Immigration and Water Management

(ESPAÑOL) In this election year, immigration is one of the most hotly debated issues, including, surprisingly, water management. Although much of the debate revolves around the implications of immigration to national security and the cost of associated social programs, the impact to our water resources is generally overlooked.

Yet when viewed through the lens of water resource conservation and sustainability, existing levels of immigration pose enormous management challenges.

With a population of 320 million, the United States is the third-most populous nation in the world, trailing only China and India. With the world’s most liberal immigration laws and policies, the population of the United States has more than doubled since the 1960s.

Although water use across the nation varies considerably, the average American uses about 200 gallons of water per day and another 1,250 gallons per day for food production.

Annually, the impact of 1.25 million new residents on just the nation’s water resources is an increase of over 2 million acre-feet — more than the capacity of Lake McConaughy. That means the U.S. must make available the equivalent of a new Lake McConaughy each year to accommodate our new residents.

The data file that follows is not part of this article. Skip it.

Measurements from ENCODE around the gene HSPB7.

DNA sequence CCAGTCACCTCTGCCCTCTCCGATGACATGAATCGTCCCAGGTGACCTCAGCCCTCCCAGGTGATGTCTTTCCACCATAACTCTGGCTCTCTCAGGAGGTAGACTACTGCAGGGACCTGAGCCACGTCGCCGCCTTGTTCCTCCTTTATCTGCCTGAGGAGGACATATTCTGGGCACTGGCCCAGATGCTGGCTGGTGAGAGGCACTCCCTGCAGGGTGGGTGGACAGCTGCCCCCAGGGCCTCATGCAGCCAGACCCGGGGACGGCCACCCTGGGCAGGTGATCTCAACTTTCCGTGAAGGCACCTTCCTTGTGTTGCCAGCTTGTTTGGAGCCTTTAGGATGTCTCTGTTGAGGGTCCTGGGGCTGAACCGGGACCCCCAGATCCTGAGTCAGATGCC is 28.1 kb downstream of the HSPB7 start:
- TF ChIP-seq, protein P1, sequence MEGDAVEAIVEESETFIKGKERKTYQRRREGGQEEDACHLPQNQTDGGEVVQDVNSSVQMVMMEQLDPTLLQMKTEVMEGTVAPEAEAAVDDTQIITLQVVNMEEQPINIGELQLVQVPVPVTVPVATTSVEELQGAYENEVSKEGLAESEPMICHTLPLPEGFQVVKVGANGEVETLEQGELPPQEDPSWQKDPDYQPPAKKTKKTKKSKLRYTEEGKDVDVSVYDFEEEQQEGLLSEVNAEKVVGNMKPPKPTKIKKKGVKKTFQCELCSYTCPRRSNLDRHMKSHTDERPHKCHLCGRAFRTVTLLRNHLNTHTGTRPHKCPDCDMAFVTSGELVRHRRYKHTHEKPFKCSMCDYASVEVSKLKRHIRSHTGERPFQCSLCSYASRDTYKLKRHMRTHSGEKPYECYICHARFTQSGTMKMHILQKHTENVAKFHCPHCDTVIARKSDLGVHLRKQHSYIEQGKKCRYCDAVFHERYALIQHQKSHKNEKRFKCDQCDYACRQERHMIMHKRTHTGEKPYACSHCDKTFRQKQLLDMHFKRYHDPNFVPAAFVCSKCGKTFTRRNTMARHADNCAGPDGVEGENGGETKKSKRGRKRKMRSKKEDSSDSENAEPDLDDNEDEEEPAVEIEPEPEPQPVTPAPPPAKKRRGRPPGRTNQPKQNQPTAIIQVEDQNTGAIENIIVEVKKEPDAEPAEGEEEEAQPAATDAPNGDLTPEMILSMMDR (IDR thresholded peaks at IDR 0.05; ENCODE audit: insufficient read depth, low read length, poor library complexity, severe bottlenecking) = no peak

But as the population grows, it is inevitable that the use of our rivers must change to accommodate the increased production demands. These changes will invariably result in less water being available for irrigation and for fish and wildlife habitat.

And it is these changes that will set the stage for a different kind of legal and political conflict: how existing environmental laws can accommodate the use of limited water resources in the face of what is, seemingly, an endlessly growing demand.

Shortly after Congress dramatically expanded immigration in the 1960s, it enacted sweeping changes to laws concerning the management of natural resources. Among the key federal laws passed were the Marine Mammal Protection Act of 1972, the Endangered Species Act of 1973, the Clean Water Act, the National Environmental Policy Act of 1969 and the Federal Land Policy and Management Act of 1976.

In the face of the projected population growth, it is unlikely these environmental laws will be able to function as envisioned by Congress. When demand for water and other natural resources is dictated by necessity, laws must change.

Already conflicts and litigation, spurred by increasing demand for water resources, are expanding across America and are amplified by climatic conditions.

While there are many differing viewpoints on immigration, each with merit, the implications of the status quo policies to our water and natural resources should not be ignored.